The subject of the verb is “everyone and everyone”, which is singular: the right choice of the verb is therefore “hopes”. The amount of “four years” should be taken here as a whole, as a size, so the verb should be singular. If a subject is composed of nouns that are connected by or by or by the other, the verb corresponds to the last noun. The expression “more than one” adopts a singular verb. The theme of this sentence is “one”, which is of course singular. Don`t be fooled by the prepositional phrase (with its plural “friends”). A subject composed of nouns connected by a plural subject and having a plural meeting, unless the purpose of this subject is singular. Within a year, $5 million was spent to build a new plant and millions more were spent to train future factory workers. $5 million is a certain amount.
Therefore, the verb is singular.) Every year, funds are allocated to medical research. (“Fund”) is a vague term rather than a certain amount. Therefore, the verb is plural.) Politics is one thing in this case, so we need a singular verb. With paired conjunctions like . or not only. But it is also the subject, closer to the verb – in this case the singular “instructor” – that determines whether the verb will be singular or plural. Here is a short list of 10 proposals for the subject-verb agreement. In this case, “economy” means a number of aspects or facts about the financial health of the country, so we need a plural veneer.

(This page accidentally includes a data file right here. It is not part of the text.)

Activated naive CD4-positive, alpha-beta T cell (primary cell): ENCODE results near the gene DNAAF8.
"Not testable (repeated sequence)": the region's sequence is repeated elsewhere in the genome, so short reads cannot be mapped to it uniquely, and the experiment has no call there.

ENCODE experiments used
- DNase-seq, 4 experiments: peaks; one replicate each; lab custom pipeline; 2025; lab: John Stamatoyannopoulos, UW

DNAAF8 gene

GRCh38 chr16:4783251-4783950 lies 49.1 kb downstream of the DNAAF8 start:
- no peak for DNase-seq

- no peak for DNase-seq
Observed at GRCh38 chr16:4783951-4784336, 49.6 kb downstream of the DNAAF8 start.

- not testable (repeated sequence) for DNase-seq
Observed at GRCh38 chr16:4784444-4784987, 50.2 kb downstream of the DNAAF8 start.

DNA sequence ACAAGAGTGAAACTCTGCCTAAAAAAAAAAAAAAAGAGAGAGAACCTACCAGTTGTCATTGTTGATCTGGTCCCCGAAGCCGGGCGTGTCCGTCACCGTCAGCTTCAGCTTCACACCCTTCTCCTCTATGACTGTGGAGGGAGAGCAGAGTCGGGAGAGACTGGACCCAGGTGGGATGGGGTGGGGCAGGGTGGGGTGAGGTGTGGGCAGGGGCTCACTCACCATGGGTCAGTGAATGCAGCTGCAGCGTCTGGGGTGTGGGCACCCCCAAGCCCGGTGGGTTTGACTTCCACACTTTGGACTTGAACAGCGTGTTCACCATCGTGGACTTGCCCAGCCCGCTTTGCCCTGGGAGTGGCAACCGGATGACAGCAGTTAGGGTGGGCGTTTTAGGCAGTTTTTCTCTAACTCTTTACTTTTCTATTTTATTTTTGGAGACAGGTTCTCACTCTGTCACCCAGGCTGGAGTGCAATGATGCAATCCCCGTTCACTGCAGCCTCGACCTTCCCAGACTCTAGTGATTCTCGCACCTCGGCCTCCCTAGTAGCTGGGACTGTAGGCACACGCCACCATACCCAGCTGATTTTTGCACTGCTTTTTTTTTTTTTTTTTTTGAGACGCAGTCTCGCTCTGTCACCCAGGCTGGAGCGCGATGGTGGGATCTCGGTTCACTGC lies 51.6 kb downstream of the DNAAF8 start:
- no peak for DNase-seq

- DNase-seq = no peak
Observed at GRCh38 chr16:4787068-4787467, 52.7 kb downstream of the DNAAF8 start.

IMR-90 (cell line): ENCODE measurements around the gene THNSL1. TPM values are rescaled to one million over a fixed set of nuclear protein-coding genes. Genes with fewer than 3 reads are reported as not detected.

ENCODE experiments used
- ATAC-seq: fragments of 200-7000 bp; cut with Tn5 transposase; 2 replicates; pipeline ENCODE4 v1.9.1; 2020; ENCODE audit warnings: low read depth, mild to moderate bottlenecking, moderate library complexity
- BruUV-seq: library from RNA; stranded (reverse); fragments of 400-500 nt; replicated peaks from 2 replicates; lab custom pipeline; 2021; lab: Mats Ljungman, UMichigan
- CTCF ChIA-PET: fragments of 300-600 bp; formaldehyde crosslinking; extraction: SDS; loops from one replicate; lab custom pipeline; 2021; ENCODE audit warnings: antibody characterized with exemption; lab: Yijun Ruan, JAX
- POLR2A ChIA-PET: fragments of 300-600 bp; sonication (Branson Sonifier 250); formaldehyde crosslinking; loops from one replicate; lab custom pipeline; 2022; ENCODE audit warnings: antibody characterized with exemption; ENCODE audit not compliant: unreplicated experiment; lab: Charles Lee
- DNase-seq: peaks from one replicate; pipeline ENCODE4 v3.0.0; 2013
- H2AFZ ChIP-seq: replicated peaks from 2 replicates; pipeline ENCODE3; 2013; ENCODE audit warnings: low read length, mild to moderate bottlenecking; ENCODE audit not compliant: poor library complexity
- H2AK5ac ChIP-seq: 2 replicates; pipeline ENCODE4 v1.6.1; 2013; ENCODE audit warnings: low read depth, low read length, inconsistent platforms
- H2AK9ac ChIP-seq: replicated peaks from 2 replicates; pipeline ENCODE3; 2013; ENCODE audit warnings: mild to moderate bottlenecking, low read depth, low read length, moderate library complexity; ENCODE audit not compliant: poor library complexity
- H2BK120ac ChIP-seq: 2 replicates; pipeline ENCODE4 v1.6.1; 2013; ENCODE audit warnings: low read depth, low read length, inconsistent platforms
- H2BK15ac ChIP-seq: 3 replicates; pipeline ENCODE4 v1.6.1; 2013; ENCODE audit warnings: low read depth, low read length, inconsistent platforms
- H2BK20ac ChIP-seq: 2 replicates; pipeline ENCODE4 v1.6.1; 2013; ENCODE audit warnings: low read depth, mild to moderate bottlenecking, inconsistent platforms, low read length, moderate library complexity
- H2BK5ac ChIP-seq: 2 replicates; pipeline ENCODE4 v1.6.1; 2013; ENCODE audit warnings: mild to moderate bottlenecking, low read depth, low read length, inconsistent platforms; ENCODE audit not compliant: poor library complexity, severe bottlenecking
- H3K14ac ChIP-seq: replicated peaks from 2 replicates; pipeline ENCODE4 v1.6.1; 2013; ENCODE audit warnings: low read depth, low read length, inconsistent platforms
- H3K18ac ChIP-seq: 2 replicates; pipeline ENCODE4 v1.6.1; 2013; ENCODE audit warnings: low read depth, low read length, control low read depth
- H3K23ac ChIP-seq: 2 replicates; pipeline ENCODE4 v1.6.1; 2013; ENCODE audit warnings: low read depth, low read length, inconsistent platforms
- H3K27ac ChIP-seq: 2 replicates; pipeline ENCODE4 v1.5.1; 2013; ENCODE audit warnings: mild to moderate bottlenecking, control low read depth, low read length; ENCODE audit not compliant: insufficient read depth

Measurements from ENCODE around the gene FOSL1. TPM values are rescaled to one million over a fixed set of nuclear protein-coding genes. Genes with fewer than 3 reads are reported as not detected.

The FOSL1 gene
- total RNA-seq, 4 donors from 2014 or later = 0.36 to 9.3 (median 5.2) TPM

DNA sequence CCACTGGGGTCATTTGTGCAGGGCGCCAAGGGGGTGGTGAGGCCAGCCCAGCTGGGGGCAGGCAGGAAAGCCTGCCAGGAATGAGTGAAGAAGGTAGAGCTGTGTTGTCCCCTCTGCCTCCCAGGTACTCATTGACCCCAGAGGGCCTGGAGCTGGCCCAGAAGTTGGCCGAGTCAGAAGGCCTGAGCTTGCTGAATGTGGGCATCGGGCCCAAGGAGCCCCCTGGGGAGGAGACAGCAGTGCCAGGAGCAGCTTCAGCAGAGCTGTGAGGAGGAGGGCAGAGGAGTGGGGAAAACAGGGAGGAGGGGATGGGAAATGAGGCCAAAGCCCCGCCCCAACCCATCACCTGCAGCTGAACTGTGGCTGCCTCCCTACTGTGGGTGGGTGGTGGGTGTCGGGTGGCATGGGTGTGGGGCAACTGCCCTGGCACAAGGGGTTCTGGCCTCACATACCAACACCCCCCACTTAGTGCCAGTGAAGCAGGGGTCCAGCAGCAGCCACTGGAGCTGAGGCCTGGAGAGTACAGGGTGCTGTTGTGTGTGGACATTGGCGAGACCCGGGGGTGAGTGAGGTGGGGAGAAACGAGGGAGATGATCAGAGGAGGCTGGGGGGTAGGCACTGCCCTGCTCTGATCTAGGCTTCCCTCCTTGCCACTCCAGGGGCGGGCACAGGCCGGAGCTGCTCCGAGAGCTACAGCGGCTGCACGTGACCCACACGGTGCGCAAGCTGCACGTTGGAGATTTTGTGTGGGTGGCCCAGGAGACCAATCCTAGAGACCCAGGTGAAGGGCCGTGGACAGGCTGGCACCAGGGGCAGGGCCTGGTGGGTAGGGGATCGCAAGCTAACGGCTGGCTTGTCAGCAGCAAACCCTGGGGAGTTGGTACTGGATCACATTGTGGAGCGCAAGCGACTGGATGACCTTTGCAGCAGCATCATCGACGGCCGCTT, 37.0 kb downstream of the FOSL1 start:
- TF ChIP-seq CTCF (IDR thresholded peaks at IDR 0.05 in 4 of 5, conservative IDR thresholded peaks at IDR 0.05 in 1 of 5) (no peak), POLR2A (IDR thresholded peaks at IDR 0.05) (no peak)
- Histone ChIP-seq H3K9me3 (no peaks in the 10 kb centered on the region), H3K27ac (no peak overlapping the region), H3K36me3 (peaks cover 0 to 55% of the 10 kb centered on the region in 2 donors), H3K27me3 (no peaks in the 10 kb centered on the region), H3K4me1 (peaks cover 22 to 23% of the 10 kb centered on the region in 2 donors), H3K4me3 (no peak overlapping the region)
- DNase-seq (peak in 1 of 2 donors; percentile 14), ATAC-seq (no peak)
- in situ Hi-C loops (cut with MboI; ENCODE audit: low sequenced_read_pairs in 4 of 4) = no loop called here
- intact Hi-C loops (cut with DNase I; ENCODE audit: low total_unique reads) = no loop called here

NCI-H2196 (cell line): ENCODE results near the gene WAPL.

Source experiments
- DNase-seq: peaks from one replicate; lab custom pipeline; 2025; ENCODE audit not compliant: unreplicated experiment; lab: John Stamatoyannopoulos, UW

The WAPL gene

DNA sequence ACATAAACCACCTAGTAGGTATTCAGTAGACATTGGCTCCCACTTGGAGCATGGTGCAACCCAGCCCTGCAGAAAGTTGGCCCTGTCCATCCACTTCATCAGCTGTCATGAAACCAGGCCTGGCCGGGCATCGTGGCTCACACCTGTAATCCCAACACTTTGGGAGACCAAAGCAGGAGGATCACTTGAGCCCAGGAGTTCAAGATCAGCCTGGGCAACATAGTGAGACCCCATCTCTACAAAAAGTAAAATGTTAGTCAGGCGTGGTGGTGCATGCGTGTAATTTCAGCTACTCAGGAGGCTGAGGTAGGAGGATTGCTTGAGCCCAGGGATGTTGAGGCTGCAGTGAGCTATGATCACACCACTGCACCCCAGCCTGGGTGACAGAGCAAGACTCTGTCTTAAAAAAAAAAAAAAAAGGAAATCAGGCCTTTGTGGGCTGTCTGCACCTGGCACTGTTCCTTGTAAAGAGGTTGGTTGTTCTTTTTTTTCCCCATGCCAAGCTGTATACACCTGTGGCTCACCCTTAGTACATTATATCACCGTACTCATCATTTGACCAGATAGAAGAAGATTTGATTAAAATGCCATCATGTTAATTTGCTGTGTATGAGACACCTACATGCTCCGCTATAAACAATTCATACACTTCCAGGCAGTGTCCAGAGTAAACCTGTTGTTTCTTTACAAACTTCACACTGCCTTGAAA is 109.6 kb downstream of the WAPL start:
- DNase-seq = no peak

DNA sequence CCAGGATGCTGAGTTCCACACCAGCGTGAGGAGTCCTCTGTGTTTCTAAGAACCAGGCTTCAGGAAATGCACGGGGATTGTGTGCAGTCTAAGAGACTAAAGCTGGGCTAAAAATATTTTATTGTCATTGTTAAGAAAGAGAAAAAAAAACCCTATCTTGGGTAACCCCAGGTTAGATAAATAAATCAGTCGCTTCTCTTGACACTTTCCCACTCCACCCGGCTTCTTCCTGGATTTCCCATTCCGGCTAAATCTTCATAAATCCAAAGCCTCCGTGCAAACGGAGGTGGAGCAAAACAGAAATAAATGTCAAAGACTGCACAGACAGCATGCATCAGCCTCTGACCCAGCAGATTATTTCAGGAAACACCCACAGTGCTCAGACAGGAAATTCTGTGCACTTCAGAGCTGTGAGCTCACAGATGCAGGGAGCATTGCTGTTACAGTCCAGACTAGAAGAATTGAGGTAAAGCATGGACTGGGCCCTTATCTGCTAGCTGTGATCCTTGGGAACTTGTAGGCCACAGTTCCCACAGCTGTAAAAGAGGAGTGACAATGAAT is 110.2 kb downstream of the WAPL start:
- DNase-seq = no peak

When the word “economics” refers to the course or discipline, it is singular. “None” takes a singular if what it refers to is singular, and a plural veneer, if its reference is plural. “Wort” is not an accounting noun (you can`t count “milk” in the first sentence), so the verb must be singular. However, you can count the gallons of milk, so the subject is plural in the second sentence. The “number” is a collective noun, but the elements inside the collective noun, the voters, act separately in this case (we hope so!), so the verb should be plural: “to vote”. “Rice and beans” is a dish, so we need a singular verb to agree. If “everyone” or “each” comes according to the assembled subject, a plural abrament – “hope” – is appropriate. Another trap for writers is the abandonment of strict grammatical concordance towards “fictitious convergence”, that is, the verb corresponds to the notion or idea that the subject is trying to convey, whether singular or plural: The Copyeditor`s Handbook however lists no less than 25 cases that are not so clear, and Garner`s Modern American Usage devotes nearly five columns to the subject. Even the relatively small Grammar Smart devotes five pages to the topic (quiz questions included).
“Cats” The plural and verb agree with this theme, as it is closest to the subject Something that confuses writers is a long and complicated subject. The scribe gets lost in it and forgets what is the name of the head of the phrasing of the subject, leaving the verb to correspond to the following subject: the subject-verb agreement seems simple, doesn`t it? A singular subject adopts a singular verb: the subject here is “The International Club”, which is singular. The modified sentence that comes after “thus” changes the subject, but not as the word “and” would.